Writing Code for Fun and ... That's It


Supreme Commander: Forged Alliance is a real-time strategy (RTS) game released in 2007. It is also the last good RTS, and potentially game, ever.

Despite this most gamers — not realizing gaming reached a pinnacle in 2007 and has since descended into a mess of RPGification, Loot Boxes and bloom over-use — have moved on to other games and more importantly other genres1.

One need only look at the modern-game design horrors unleashed on the Dawn of War genre to see the decline of RTS and gaming generally more clearly. From the high-point of Dawn of War: Winter Assault in 2005 to the best-forgotten mess of Dawn of War III in 2017 everything has been ruined irrevocably. Nothing is good anymore, food doesn't taste the same, music isn't what it was2. I'm not getting old, things are getting worse. I'm still cool and relevant!

Few things in gaming quite match the state of stressed, overwhelmed, misery induced by Forged Alliance. Thankfully the Forged Alliance Forever (FAF) project has continued to develop Forged Alliance, providing graphical updates, balance changes, matchmaking, performance improvements, new maps and more.

Because gamers have departed from the True Path matchmaking generally takes a while. A small active user-base means that depending on the time of day and day of week you can be waiting anywhere from 10 minutes to over an hour for a lobby (the pre-game matchmaking bit) to fill.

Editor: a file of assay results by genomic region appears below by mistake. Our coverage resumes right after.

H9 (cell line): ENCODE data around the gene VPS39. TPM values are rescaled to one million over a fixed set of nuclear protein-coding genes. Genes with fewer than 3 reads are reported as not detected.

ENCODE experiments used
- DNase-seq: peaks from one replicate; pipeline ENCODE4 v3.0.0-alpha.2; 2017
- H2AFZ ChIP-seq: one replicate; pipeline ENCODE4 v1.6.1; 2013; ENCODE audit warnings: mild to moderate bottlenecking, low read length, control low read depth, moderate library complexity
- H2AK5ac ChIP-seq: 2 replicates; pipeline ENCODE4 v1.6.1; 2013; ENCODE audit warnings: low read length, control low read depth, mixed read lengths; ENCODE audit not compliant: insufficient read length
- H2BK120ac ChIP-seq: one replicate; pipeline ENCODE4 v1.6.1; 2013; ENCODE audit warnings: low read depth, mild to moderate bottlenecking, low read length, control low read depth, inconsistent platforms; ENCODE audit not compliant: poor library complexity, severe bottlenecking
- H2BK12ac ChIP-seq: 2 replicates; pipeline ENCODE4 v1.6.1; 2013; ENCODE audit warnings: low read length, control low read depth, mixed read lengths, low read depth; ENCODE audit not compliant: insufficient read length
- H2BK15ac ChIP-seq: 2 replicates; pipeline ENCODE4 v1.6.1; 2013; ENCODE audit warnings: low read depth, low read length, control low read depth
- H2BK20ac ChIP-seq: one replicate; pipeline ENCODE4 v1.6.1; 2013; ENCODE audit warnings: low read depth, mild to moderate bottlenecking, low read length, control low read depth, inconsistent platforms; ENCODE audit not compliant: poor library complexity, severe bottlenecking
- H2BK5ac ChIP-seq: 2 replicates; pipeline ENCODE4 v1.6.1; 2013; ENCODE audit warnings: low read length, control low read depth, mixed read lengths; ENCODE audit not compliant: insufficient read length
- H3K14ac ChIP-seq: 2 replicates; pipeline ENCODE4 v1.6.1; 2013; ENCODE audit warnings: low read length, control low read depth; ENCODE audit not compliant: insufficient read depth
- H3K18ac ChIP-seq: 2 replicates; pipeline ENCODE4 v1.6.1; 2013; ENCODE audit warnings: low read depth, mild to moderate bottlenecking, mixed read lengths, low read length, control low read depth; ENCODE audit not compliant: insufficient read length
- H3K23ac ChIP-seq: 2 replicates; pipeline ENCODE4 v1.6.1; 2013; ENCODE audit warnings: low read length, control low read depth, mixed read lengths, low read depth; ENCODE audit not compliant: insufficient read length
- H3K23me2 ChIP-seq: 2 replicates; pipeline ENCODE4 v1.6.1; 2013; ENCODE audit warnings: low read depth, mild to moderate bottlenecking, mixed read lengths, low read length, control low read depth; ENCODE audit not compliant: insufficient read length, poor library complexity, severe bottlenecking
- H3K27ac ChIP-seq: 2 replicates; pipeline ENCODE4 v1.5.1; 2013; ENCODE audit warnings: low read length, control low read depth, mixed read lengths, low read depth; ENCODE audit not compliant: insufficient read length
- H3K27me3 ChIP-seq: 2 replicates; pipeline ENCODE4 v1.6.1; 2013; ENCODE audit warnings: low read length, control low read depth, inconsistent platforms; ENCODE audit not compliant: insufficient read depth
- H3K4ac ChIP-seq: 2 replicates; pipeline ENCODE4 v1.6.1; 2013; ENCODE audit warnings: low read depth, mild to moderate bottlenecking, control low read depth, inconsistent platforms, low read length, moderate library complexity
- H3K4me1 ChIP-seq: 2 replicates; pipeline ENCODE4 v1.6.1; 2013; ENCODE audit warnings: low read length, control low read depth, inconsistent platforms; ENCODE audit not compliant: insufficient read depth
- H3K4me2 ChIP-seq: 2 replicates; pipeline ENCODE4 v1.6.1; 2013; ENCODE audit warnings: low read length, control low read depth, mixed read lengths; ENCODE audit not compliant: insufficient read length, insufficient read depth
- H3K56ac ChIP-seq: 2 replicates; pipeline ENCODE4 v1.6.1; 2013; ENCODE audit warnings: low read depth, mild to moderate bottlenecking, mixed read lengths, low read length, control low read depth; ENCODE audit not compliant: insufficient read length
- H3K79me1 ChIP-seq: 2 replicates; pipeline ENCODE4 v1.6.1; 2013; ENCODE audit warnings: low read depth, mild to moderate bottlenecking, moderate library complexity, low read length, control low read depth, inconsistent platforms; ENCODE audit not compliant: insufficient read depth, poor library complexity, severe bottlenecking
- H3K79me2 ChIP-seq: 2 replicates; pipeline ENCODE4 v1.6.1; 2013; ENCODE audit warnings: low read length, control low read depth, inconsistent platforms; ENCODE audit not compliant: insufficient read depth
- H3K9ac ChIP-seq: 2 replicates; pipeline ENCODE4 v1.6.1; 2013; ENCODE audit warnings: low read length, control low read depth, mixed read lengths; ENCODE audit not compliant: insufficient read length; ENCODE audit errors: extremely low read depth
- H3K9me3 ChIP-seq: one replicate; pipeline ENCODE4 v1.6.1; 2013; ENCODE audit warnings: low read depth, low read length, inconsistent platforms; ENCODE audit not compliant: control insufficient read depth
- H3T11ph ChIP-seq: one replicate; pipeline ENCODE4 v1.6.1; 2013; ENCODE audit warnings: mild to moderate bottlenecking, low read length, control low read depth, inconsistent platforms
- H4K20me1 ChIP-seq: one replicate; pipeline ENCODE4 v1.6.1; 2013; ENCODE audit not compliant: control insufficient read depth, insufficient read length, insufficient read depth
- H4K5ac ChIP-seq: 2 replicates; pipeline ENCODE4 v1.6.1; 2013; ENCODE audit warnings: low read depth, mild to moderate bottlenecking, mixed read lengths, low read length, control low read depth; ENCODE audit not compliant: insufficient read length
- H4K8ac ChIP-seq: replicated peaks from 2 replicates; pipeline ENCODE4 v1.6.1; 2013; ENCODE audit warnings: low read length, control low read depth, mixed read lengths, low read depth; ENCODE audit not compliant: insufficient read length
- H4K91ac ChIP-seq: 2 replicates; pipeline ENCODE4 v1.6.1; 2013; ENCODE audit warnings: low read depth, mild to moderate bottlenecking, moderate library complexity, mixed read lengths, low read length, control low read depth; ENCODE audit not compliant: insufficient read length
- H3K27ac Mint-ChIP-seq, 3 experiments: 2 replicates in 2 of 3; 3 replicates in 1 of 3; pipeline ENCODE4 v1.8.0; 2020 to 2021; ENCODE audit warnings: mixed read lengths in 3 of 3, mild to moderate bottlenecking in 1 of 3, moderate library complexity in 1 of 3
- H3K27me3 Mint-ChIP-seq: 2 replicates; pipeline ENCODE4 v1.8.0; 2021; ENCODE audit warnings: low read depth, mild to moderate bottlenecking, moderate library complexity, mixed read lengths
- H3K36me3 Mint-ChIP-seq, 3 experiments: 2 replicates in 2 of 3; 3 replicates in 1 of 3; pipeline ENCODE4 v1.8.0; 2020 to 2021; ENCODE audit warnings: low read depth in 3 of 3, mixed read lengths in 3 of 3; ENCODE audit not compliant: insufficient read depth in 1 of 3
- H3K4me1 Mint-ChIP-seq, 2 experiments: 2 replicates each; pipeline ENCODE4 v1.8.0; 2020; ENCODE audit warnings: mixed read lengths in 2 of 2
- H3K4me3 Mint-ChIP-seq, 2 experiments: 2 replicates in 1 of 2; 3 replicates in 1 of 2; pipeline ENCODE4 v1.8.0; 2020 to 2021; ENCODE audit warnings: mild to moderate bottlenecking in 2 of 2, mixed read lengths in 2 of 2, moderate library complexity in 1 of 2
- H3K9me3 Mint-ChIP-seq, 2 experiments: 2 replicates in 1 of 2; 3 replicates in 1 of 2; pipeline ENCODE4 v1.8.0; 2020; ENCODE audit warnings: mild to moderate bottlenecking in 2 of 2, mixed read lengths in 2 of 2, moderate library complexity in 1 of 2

It is generally necessary to be ready to balance and start the lobby within a few minutes of it filling. If there's too much of a delay everyone will leave again and the waiting time will have been wasted.

Which brings me to the justification for my project, FAF Lobby Sim. While the lobby is running on my desktop I don't want to have to sit checking it every few minutes. It would be good to be able to do other things elsewhere while having a way to check on the occupancy status.

Design Log

What follows is the 'design' process I followed. As you can tell from reading it I really wasn't worrying too much about doing it right, just doing the bare minimum. Developing this way was fun, a nice break from proper open-source and job related development. I wanted to stay in C# .NET because it is the language I know best.

Whatever is stopping you starting on some project I hope this transparency helps encourage you to just churn out some code and get something shipped.

Getting started

So the lobby application is running on my computer and I want to check its status on my phone. The lobby for FAF involves 2 running processes. The Forged Alliance game application itself and the Java FAF client application.

The Java client consumes an API that can report the active lobbies and the occupancy state. This seems a natural starting point. If I can call the same APIs from a mobile client then I'll be done. There are 2 drawbacks to this though:

  1. The API uses OAuth tokens for authentication. I'd need to get my own client id to call it. This is the sort of un-fun development work that involves coordinating between people and waiting for things to get done. Fine for work, not for a weekend project.